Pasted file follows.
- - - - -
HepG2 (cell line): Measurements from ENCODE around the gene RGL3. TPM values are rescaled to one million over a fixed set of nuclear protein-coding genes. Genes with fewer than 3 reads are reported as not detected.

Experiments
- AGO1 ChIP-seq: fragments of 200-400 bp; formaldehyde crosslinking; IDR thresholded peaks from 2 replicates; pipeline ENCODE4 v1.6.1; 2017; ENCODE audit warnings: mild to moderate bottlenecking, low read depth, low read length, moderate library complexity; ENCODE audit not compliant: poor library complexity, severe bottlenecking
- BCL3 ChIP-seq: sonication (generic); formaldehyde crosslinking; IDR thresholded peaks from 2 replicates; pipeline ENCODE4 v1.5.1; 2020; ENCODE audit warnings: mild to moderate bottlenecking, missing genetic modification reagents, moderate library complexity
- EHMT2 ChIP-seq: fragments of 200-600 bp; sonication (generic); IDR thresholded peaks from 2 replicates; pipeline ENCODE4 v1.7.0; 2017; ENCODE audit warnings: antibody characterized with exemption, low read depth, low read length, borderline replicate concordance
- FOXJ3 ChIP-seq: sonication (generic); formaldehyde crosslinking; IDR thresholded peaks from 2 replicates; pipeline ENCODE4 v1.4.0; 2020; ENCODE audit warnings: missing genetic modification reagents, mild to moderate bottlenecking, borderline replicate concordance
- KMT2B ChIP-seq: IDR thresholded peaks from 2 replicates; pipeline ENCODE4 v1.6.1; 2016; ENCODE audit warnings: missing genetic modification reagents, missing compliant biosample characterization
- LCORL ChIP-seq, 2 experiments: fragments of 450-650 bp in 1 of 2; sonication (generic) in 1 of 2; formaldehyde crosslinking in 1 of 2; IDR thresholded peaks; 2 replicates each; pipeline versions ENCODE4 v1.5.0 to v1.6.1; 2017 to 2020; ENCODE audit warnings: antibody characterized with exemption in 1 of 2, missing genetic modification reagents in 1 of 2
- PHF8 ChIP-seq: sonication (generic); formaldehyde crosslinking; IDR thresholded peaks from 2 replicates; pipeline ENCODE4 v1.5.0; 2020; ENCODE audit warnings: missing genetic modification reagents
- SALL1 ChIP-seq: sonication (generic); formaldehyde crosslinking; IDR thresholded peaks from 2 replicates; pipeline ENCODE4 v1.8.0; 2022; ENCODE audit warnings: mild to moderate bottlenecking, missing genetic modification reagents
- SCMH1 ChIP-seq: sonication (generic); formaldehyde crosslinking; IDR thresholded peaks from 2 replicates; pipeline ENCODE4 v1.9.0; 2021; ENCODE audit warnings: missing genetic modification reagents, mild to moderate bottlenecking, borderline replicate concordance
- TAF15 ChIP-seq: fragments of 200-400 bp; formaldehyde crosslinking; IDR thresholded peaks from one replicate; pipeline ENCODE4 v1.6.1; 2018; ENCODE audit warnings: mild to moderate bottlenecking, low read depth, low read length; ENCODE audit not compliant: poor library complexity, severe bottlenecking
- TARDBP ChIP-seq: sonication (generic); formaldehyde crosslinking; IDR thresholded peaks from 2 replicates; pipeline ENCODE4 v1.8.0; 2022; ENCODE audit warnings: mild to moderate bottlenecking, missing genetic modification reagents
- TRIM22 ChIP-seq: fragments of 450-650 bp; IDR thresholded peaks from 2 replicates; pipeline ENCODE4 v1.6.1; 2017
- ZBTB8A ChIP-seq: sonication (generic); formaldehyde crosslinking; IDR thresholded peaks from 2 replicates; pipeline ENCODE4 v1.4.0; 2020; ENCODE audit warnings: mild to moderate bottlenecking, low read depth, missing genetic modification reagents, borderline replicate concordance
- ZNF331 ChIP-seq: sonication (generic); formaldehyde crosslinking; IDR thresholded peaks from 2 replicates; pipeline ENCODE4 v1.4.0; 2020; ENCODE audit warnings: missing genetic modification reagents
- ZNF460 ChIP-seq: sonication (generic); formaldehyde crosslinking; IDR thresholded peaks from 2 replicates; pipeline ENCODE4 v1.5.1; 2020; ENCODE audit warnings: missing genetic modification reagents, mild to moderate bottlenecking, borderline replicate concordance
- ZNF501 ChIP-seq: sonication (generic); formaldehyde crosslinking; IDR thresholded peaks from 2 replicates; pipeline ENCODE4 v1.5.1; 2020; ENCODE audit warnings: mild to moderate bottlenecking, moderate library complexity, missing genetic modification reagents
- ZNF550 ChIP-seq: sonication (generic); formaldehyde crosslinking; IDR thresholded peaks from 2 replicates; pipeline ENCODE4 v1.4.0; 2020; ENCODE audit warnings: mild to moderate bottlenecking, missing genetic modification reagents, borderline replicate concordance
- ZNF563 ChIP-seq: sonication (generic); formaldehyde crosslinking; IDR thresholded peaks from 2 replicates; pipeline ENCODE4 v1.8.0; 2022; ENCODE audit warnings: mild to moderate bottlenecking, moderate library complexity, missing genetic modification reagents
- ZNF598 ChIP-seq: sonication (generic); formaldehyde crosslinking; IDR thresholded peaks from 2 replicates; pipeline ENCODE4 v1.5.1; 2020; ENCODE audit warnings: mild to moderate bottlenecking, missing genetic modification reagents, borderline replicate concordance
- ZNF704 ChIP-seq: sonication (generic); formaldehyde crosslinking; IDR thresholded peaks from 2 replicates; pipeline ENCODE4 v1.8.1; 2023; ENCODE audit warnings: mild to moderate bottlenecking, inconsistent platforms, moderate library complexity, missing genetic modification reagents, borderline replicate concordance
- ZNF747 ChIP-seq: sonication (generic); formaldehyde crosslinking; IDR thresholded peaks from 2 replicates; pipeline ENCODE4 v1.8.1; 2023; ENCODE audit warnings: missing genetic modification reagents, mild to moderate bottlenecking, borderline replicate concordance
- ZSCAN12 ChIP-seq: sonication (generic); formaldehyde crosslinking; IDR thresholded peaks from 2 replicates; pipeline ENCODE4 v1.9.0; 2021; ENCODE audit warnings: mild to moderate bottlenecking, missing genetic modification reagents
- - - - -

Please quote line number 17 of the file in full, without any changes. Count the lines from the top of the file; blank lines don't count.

- ZNF460 ChIP-seq: sonication (generic); formaldehyde crosslinking; IDR thresholded peaks from 2 replicates; pipeline ENCODE4 v1.5.1; 2020; ENCODE audit warnings: missing genetic modification reagents, mild to moderate bottlenecking, borderline replicate concordance